A settlement of compensation for the failure to administer Vitamin K at birth – calculated to be worth £7.38 million – has been approved in the High Court.
The claimant, who cannot be named for legal reasons, was born at the Luton and Dunstable Hospital in 1989 with a low level of Vitamin K – a usually naturally occurring vitamin that the body needs to accelerate blood coagulation and bind calcium in bones and other tissues.
At the time of his birth, it was mandatory for a Vitamin K injection to be administered in these circumstances; but, as neither the midwife nor attending doctor had a dose with them, the decision was made not to administer the injection without any discussion with the child´s mother about the associated risks.
Three months later the boy was readmitted to Luton and Dunstable Hospital after developing a cold-like illness with a high-pitched cry. The boy was not feeding well and had also developed a squint. He underwent several tests before being transferred to Great Ormond Street Hospital, where it was discovered he had suffered a brain haemorrhage and acute hydrocephalus.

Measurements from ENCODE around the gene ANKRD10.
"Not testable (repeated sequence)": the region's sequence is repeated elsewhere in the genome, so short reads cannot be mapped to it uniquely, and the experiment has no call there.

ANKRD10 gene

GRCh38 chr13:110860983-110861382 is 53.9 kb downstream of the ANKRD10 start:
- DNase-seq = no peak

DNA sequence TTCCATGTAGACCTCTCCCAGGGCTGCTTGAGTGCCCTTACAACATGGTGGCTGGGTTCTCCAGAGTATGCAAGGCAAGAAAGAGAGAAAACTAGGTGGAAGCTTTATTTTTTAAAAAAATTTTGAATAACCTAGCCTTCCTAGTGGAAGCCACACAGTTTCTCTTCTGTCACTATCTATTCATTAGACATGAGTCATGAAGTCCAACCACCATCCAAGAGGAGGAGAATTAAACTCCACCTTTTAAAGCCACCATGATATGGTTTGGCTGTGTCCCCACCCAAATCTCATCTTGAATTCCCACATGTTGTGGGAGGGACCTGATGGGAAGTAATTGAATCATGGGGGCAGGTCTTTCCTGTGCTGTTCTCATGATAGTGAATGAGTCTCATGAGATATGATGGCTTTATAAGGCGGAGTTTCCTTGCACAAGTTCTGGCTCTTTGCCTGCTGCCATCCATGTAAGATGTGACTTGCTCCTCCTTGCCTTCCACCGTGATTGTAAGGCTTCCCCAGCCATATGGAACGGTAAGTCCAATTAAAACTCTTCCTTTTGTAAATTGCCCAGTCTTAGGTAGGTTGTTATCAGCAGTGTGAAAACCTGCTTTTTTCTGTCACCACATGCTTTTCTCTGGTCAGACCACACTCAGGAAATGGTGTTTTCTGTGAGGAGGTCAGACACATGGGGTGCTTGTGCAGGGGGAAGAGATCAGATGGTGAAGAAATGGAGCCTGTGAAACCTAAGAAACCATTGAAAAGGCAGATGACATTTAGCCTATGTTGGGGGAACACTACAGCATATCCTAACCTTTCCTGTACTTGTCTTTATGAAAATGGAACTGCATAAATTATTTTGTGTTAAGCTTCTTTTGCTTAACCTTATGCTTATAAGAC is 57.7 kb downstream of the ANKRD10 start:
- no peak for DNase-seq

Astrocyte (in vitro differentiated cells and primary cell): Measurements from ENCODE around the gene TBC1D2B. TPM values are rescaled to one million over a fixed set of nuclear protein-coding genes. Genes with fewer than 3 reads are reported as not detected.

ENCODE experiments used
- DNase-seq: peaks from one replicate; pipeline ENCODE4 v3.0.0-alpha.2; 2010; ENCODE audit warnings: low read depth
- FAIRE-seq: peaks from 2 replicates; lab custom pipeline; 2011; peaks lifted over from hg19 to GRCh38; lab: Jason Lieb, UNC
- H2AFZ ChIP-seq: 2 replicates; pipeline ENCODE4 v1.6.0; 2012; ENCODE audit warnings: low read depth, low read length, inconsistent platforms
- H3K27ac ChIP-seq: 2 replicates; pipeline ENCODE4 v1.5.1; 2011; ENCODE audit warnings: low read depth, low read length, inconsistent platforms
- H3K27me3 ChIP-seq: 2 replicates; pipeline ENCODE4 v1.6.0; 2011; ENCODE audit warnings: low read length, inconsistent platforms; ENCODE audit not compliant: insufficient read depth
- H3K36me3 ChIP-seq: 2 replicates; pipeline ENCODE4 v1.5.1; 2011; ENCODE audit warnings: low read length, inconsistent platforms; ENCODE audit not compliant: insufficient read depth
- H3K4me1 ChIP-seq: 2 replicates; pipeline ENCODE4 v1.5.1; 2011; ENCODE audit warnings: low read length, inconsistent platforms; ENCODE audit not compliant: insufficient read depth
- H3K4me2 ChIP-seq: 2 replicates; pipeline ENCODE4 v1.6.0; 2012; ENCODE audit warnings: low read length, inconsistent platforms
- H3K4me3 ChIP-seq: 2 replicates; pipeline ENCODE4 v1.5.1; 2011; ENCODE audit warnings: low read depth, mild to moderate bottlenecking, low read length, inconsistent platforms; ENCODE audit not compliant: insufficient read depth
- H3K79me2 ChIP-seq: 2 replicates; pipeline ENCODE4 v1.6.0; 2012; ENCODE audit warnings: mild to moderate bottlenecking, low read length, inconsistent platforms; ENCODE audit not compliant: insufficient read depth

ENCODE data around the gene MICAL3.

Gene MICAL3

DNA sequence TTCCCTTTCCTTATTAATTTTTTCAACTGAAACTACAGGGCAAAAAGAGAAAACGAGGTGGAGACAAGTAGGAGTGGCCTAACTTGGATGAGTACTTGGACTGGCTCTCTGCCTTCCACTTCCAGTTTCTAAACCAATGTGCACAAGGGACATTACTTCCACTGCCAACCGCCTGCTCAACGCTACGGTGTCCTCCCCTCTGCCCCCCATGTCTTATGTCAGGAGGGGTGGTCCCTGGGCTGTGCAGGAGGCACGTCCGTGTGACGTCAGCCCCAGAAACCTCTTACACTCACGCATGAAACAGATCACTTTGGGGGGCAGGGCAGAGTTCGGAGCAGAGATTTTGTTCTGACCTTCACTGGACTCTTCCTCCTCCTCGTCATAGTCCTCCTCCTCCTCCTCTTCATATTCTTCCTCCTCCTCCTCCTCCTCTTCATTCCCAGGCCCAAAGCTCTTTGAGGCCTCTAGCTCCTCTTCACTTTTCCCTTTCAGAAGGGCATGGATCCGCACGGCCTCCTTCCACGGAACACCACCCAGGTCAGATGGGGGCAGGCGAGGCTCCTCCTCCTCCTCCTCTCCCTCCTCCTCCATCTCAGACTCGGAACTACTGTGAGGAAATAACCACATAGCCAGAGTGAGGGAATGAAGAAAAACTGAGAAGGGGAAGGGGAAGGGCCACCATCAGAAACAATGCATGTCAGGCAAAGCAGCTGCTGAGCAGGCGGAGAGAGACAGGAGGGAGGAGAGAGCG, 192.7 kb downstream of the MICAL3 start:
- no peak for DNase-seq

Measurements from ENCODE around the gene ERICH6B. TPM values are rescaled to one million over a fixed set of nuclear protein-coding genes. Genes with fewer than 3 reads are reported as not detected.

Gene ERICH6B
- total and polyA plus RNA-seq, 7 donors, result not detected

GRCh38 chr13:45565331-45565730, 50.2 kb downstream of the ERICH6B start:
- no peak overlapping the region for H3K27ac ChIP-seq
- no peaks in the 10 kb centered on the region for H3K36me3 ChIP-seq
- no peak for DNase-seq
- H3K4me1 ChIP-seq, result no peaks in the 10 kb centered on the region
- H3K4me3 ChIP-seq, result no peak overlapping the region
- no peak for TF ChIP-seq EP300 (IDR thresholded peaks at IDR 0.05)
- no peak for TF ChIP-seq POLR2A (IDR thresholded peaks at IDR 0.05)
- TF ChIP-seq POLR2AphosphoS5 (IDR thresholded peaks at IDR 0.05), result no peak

The injuries were irreversible, and the claimant grew up with numerous physical and cognitive disabilities. He now requires twenty-four hour care and, in order that his long-term security was assured, his parents made a claim for compensation for the failure to administer Vitamin K at birth against the Secretary of State for Health.
Through the NHS, liability for the claimant´s injuries was admitted and a settlement of compensation for the failure to administer Vitamin K at birth was worked out with the NHS Litigation Authority. At the Royal Courts of Justice in London, Judge Michael Yelton was told that the settlement comprised of a lump sum payment of £2.345 million, with further index-linked payment being made annually.
The judge approved the settlement of compensation for the failure to administer Vitamin K at birth, which will give the claimant access to a range of specialist support, including ensuring he can live in specially adapted accommodation and benefit from the around-the-clock care he requires.